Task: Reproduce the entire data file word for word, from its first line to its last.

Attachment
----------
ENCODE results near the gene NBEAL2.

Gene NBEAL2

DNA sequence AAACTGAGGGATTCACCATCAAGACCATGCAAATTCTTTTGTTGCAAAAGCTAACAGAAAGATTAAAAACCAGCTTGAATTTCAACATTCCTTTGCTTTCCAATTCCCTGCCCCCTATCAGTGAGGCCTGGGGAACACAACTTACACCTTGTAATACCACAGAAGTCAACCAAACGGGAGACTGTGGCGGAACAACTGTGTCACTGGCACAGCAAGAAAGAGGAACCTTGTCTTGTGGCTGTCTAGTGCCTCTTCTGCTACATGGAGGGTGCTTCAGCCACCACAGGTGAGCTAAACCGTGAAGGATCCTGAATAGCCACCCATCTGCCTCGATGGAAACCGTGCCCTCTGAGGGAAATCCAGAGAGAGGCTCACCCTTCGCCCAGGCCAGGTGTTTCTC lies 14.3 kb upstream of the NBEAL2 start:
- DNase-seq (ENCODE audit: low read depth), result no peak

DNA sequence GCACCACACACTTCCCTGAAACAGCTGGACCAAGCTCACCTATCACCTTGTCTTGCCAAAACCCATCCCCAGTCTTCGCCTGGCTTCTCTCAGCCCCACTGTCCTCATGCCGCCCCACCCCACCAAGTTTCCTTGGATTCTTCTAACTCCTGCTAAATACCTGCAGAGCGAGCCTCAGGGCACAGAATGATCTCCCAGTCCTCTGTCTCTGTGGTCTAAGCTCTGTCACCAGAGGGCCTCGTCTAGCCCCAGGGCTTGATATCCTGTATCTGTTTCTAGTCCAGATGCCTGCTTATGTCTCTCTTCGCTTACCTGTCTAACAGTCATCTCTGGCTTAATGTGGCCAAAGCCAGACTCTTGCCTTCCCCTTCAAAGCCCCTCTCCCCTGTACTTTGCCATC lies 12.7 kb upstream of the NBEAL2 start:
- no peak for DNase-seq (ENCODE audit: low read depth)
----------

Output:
ENCODE results near the gene NBEAL2.

Gene NBEAL2

DNA sequence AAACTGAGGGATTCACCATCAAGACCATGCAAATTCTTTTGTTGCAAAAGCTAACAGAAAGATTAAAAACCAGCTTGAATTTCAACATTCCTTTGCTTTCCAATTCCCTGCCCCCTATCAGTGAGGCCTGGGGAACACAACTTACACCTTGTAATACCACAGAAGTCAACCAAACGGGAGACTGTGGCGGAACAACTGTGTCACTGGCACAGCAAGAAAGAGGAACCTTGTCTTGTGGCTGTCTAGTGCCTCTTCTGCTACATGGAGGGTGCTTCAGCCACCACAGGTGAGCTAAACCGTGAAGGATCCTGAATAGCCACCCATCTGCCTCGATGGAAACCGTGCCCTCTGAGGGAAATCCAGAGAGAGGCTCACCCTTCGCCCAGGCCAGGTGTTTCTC lies 14.3 kb upstream of the NBEAL2 start:
- DNase-seq (ENCODE audit: low read depth), result no peak

DNA sequence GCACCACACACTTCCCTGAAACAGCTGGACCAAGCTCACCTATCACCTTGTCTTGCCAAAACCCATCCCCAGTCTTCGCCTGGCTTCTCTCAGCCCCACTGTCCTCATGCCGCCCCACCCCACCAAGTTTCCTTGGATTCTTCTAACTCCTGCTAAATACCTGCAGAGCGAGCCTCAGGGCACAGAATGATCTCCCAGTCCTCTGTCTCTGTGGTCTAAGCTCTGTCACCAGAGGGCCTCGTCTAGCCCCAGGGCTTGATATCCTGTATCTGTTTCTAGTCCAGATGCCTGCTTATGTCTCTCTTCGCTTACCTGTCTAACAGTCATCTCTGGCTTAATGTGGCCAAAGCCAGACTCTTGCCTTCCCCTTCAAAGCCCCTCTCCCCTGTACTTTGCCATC lies 12.7 kb upstream of the NBEAL2 start:
- no peak for DNase-seq (ENCODE audit: low read depth)